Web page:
Micro and Small & Medium Enterprises (SMEs) occupy a dominant position in almost all economies of the world. SMEs usually comprise about 99 percent of all enterprises, account for around 50 percent of manufacturing output and between 40 to 70 percent of employment. Besides, SMEs have been making a substantial contribution to exports. They are recognized as engines of economic growth and second largest employer following agriculture the world over. It has been widely acknowledged that sustainable development and inclusive growth will happen only if SME promotion is added to the social policies and support programmes of a country.
Despite a wide array of support measures devised by most of the nations particularly in the past three decades, SMEs are still faced with myriads of challenges such as lack of information, finance, technology, marketing, market information, managerial skills & skilled labourers, technical know-how, access to global value chain, poor ICT usage, networking, poor infrastructure, low production capacity, etc. The business environment across the world has become more challenging following the global financial crisis in late 2008 and SMEs are the worst hit. In addition, informality is a serious issue among large number of SMEs in developing countries that undermines their sustainable growth.
In order to have a significant impact on a country’s economy, SMEs need to grow bigger, meaning that they should increase employment, expand their variety of services, and enlarge their markets and earnings. Innovation is the most important driver of SMEs growth, because it could lead to new products and services or more efficient ways of delivering existing ones, through the introduction of new technology, know-how, skilled staff, and access to new markets.
New opportunities for SMEs to expand their business operations overseas have emerged, amidst challenges, with the introduction of liberalised trade and investment regime, following the establishment of World Trade Organisation. The business environment today, in the fast integrating world, is fraught with intense competition, both in domestic and international markets that has been putting immense pressure on SMEs. Recognizing the ongoing pressure on them, most countries are extending support in several forms for promoting SMEs and helping in building their competencies to operate in the new competitive environment. In this process, various agencies in UN system and other inter-governmental organisations have also been playing a critical role in facilitating international cooperation in developing and implementing appropriate SME policies and programmes.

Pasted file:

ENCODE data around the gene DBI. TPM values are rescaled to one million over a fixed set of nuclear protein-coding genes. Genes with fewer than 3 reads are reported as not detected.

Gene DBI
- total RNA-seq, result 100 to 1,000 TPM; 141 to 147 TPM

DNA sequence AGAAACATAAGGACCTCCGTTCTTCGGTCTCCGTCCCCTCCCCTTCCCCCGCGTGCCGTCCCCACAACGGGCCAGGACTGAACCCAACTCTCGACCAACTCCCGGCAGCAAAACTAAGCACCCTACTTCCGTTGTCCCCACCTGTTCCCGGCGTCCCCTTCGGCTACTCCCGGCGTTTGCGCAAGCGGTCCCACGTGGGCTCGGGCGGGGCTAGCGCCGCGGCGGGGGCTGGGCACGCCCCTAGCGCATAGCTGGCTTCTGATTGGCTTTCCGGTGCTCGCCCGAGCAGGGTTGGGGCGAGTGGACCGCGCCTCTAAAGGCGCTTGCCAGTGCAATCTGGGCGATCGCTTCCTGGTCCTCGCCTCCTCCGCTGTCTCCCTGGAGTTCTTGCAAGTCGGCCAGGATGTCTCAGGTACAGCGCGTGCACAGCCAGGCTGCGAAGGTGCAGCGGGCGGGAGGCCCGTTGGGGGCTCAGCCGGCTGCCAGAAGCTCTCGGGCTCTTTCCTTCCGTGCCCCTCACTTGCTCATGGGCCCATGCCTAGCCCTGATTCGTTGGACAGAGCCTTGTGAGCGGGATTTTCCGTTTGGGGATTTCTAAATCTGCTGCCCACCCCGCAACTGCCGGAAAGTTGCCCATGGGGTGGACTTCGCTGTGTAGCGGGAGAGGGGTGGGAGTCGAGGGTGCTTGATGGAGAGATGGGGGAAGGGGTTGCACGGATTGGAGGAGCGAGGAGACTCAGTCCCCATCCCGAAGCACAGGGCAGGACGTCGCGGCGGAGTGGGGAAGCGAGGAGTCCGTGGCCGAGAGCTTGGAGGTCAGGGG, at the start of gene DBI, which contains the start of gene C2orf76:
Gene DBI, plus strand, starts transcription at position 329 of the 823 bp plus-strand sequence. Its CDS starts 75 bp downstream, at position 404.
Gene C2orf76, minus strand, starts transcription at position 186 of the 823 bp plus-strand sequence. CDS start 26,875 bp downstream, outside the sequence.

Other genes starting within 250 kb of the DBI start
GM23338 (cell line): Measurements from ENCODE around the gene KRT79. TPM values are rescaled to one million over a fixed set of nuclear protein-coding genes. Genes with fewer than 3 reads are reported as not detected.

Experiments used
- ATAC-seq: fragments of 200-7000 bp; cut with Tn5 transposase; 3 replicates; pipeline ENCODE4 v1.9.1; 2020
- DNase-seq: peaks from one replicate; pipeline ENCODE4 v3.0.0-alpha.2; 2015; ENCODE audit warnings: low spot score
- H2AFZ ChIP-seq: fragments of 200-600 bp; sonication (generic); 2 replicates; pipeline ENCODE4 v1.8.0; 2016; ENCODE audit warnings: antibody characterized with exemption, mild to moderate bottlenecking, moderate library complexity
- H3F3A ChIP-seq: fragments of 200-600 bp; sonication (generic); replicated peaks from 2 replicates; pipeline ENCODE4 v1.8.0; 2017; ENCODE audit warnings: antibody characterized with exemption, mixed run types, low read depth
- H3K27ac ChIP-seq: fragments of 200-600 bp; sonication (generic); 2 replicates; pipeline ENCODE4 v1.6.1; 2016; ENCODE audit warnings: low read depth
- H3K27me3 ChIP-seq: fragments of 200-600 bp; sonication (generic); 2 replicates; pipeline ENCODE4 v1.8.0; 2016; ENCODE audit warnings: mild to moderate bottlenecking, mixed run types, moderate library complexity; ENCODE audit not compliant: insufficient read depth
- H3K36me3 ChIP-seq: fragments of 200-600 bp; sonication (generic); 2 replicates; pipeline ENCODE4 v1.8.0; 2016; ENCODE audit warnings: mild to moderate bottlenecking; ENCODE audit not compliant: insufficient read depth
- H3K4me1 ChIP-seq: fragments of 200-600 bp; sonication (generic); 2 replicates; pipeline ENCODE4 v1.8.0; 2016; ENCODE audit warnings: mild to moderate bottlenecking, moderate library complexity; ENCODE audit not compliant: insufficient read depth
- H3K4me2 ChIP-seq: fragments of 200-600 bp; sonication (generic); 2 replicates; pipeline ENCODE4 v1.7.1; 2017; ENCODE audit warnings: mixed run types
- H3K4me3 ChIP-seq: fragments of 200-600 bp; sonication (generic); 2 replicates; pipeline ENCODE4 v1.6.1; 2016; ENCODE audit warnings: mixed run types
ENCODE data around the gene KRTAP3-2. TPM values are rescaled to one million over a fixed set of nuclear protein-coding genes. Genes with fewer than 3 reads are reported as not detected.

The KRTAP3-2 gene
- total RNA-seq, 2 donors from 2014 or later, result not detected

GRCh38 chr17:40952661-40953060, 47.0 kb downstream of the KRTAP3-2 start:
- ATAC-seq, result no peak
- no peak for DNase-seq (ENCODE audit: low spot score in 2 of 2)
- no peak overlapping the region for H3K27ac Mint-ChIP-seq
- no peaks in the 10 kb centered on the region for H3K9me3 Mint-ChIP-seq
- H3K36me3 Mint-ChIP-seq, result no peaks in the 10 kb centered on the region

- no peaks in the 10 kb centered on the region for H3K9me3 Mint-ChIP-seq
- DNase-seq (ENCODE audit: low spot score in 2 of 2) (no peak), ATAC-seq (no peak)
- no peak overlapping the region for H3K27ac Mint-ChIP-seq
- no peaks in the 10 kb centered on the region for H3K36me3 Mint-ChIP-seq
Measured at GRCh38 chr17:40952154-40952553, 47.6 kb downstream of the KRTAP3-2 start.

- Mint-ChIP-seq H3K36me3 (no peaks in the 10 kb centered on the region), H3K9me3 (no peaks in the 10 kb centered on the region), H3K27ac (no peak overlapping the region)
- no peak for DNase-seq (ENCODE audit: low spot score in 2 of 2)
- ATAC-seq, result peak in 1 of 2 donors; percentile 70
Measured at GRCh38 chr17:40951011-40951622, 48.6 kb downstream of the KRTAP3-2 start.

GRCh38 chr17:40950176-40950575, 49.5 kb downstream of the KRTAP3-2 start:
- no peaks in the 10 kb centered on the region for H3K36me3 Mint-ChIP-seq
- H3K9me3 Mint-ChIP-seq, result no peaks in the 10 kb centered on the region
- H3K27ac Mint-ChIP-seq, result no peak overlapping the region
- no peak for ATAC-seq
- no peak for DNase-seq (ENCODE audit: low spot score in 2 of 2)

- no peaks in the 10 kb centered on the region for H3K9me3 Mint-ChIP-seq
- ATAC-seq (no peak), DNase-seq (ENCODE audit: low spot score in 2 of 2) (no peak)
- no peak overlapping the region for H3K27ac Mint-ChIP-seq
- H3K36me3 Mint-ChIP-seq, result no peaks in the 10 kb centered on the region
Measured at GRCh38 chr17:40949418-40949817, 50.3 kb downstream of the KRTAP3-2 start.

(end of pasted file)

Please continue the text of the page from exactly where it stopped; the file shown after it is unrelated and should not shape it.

ISSME, being the truly acknowledged global leading Organisation espousing the cause of SMEs around the world, therefore, has tremendous responsibility to ensure that SMEs, especially in developing economies, are not marginalized in the present competitive environment.
With an aim to eradicate poverty, reduce inequality and make a just and peaceful world, ISSME is increasingly taking up such activities that ensures development of entrepreneurship, sustained growth of SMEs and foster the growth and development of youth & women entrepreneurs. In coming days, it will focus more on identifying the specific limitations and constraints of SMEs and their support institutions; supporting the Governments in developing SME-friendly policies and effective delivery mechanism; building the capacities of SMEs and their support institutions; networking and sharing experiences and best practices, undertaking empirical research, fostering international cooperation and strengthening its advocacy role.
We look forward to your support to our endeavours to promote and empower SMEs. After all, it’s you who will decide how effectively we can work together to achieve our shared goals.